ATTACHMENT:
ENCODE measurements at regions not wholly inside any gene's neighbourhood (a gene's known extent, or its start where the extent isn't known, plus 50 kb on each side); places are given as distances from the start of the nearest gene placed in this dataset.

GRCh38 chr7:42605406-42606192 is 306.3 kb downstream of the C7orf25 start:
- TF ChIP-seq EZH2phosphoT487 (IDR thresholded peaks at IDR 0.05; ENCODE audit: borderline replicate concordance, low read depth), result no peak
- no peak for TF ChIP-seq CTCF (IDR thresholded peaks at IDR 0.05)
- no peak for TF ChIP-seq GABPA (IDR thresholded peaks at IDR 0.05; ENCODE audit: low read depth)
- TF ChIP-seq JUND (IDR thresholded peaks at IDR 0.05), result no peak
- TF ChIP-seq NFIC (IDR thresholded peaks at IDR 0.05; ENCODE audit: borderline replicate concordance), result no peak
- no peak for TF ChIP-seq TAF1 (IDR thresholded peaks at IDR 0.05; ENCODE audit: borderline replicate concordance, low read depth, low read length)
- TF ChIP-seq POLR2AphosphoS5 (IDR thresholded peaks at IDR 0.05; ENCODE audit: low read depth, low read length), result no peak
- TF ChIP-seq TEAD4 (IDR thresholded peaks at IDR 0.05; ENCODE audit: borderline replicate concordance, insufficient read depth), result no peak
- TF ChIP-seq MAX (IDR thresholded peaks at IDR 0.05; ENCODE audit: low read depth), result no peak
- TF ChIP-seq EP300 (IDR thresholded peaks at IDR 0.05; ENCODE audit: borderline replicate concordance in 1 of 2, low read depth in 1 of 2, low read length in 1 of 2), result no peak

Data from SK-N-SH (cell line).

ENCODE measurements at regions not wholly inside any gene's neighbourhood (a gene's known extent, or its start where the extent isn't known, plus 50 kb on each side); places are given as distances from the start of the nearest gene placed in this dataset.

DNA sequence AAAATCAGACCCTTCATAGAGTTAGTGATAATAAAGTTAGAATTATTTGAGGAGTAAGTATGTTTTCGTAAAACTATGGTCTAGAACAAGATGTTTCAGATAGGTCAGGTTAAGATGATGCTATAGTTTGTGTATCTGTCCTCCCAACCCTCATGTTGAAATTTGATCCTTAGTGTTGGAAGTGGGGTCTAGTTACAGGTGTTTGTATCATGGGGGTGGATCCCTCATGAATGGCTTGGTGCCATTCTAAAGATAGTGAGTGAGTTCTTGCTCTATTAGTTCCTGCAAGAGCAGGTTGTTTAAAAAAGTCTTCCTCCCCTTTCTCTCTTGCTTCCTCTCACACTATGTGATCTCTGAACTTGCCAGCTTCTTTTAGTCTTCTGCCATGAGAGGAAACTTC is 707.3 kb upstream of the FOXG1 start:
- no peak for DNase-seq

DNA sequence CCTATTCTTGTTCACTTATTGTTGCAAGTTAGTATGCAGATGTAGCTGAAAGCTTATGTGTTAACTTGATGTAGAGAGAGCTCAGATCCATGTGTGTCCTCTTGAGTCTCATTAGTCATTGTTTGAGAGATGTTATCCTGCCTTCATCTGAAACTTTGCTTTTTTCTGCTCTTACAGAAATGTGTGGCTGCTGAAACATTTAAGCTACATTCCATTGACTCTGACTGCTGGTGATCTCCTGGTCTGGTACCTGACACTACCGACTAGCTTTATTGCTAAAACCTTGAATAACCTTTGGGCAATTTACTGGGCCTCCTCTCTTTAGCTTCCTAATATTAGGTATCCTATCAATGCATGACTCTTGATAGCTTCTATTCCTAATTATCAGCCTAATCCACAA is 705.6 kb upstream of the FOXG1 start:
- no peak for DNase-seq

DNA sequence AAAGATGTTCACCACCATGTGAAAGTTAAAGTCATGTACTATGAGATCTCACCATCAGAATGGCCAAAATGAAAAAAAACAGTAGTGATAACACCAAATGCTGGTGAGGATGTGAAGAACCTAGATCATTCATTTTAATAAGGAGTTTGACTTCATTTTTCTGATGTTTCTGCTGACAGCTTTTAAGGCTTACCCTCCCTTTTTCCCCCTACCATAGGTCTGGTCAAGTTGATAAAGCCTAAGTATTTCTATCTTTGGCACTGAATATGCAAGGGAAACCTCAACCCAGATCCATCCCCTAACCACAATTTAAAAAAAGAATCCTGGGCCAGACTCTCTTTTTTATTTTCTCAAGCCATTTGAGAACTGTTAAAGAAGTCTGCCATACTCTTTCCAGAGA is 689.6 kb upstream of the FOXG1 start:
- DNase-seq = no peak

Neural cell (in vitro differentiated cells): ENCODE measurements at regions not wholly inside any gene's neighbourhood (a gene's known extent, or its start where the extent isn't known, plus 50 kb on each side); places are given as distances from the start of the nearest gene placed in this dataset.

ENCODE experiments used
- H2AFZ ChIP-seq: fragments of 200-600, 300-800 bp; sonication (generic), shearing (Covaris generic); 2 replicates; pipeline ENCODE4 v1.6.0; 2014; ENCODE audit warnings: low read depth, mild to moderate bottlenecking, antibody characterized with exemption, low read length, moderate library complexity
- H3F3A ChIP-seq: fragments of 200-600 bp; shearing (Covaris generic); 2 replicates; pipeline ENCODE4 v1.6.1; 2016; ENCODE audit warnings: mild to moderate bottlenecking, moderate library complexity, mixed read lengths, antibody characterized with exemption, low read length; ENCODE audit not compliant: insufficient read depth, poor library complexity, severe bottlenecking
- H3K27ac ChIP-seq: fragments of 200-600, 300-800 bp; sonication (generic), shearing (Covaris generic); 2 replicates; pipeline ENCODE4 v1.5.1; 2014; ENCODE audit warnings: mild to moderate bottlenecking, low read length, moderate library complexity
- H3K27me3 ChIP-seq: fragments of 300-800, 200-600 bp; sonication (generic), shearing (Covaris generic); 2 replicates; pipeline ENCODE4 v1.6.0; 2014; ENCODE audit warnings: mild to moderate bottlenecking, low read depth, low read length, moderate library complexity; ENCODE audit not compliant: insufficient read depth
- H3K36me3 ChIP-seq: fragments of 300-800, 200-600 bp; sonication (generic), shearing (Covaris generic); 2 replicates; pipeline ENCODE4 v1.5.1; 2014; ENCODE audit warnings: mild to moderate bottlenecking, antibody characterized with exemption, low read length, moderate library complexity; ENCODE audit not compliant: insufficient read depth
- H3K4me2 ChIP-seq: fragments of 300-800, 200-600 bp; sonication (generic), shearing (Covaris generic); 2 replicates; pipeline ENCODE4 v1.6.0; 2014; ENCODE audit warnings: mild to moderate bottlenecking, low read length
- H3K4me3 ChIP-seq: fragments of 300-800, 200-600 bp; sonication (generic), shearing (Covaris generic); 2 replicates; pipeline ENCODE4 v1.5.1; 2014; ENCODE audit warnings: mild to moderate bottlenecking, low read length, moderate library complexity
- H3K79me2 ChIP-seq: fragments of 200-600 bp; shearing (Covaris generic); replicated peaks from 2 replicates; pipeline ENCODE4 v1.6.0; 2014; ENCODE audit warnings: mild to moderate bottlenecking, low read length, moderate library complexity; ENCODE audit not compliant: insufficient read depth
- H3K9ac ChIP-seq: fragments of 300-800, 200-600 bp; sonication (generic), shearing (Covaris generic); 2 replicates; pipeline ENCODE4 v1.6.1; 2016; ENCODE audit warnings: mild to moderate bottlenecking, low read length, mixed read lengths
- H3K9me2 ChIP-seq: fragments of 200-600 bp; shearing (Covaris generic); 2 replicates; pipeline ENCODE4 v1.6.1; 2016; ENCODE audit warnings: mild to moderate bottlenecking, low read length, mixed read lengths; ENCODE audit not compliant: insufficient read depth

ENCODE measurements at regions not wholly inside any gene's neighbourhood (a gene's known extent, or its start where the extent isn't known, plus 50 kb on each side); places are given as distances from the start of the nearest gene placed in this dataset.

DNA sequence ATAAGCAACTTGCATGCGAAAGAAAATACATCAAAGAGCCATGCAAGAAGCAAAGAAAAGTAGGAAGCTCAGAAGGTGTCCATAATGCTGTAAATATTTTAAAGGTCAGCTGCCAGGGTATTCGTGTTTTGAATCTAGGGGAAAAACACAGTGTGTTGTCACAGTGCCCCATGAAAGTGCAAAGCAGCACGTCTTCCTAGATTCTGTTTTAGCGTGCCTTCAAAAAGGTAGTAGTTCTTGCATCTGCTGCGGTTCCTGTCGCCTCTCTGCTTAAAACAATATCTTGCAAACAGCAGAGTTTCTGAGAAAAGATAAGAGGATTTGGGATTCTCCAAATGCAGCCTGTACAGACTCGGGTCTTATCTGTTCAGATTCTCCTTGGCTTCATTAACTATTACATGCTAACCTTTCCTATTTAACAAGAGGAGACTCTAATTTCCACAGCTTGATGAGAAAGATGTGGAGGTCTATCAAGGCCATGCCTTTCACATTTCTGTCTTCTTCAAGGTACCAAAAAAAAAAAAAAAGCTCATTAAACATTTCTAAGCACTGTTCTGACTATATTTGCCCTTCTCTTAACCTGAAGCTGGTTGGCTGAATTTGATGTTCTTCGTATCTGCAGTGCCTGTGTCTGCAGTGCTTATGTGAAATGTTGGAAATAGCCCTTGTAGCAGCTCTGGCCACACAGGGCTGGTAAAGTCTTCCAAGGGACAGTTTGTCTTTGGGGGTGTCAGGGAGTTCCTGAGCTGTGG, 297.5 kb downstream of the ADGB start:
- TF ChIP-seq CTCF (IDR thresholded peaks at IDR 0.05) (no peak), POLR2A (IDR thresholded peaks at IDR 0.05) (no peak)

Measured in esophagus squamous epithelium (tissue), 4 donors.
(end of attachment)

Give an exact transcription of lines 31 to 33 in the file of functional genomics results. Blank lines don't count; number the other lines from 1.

- H3K9ac ChIP-seq: fragments of 300-800, 200-600 bp; sonication (generic), shearing (Covaris generic); 2 replicates; pipeline ENCODE4 v1.6.1; 2016; ENCODE audit warnings: mild to moderate bottlenecking, low read length, mixed read lengths
- H3K9me2 ChIP-seq: fragments of 200-600 bp; shearing (Covaris generic); 2 replicates; pipeline ENCODE4 v1.6.1; 2016; ENCODE audit warnings: mild to moderate bottlenecking, low read length, mixed read lengths; ENCODE audit not compliant: insufficient read depth

ENCODE measurements at regions not wholly inside any gene's neighbourhood (a gene's known extent, or its start where the extent isn't known, plus 50 kb on each side); places are given as distances from the start of the nearest gene placed in this dataset.